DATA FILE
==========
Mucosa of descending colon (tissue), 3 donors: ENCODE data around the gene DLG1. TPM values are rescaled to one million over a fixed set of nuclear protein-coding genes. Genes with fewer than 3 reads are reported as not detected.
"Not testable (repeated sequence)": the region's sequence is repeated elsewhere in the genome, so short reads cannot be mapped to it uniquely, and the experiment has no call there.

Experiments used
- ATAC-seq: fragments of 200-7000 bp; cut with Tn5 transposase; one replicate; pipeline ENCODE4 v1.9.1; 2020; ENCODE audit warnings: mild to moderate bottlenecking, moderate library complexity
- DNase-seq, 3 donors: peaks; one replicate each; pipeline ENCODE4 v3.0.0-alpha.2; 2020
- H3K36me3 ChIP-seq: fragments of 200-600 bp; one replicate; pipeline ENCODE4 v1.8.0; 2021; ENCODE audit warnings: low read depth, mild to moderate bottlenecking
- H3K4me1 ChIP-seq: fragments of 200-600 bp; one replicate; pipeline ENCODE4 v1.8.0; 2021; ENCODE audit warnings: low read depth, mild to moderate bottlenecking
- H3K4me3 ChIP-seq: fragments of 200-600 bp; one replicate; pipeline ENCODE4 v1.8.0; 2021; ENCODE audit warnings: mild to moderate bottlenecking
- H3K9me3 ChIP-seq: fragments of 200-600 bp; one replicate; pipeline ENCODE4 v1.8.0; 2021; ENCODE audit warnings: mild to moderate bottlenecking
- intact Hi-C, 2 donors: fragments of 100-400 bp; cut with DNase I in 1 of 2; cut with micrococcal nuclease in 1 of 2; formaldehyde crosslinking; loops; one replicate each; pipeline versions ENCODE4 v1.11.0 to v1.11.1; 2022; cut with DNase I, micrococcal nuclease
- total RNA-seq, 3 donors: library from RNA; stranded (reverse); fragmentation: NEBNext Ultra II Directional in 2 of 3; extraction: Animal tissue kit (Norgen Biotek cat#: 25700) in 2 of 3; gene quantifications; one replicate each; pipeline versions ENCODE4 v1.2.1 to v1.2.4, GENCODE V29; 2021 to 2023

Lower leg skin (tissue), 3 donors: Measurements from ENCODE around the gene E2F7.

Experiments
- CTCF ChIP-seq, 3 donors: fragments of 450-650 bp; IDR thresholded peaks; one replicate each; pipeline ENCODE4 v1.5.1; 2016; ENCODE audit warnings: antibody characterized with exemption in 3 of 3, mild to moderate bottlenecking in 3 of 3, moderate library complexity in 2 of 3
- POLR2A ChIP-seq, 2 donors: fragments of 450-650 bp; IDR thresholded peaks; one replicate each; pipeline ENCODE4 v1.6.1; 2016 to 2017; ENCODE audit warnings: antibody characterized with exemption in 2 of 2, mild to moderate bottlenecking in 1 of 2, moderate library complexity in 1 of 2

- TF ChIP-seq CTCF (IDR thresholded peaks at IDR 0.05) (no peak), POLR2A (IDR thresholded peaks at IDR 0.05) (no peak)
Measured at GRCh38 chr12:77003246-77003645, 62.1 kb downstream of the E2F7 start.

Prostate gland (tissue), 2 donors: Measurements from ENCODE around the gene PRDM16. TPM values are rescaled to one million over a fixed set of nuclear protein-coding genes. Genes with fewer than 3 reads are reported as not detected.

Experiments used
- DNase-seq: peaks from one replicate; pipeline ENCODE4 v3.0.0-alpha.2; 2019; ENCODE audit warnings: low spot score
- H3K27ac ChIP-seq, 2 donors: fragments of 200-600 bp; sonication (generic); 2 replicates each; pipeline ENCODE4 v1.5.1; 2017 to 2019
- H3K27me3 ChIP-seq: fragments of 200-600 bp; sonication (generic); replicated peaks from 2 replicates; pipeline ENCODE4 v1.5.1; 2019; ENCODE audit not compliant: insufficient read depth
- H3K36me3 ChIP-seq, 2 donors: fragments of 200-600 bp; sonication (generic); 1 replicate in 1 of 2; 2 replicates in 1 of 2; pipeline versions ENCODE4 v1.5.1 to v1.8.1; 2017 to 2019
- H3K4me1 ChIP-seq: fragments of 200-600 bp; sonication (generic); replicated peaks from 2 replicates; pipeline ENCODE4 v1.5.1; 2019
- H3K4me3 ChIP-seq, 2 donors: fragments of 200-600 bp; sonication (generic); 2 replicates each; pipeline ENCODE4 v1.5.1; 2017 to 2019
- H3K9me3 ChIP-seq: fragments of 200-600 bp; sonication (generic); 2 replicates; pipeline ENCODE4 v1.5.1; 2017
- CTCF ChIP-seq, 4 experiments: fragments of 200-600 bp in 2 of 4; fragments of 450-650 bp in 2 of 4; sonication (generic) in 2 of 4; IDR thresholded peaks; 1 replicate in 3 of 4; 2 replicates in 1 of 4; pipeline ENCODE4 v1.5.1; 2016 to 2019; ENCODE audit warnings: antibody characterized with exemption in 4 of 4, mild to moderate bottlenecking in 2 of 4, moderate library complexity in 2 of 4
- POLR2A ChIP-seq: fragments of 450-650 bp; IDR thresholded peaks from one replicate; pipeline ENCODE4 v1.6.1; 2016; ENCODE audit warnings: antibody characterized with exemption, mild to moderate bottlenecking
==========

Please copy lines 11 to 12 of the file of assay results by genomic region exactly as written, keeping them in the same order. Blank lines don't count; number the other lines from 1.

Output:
- total RNA-seq, 3 donors: library from RNA; stranded (reverse); fragmentation: NEBNext Ultra II Directional in 2 of 3; extraction: Animal tissue kit (Norgen Biotek cat#: 25700) in 2 of 3; gene quantifications; one replicate each; pipeline versions ENCODE4 v1.2.1 to v1.2.4, GENCODE V29; 2021 to 2023

Lower leg skin (tissue), 3 donors: Measurements from ENCODE around the gene E2F7.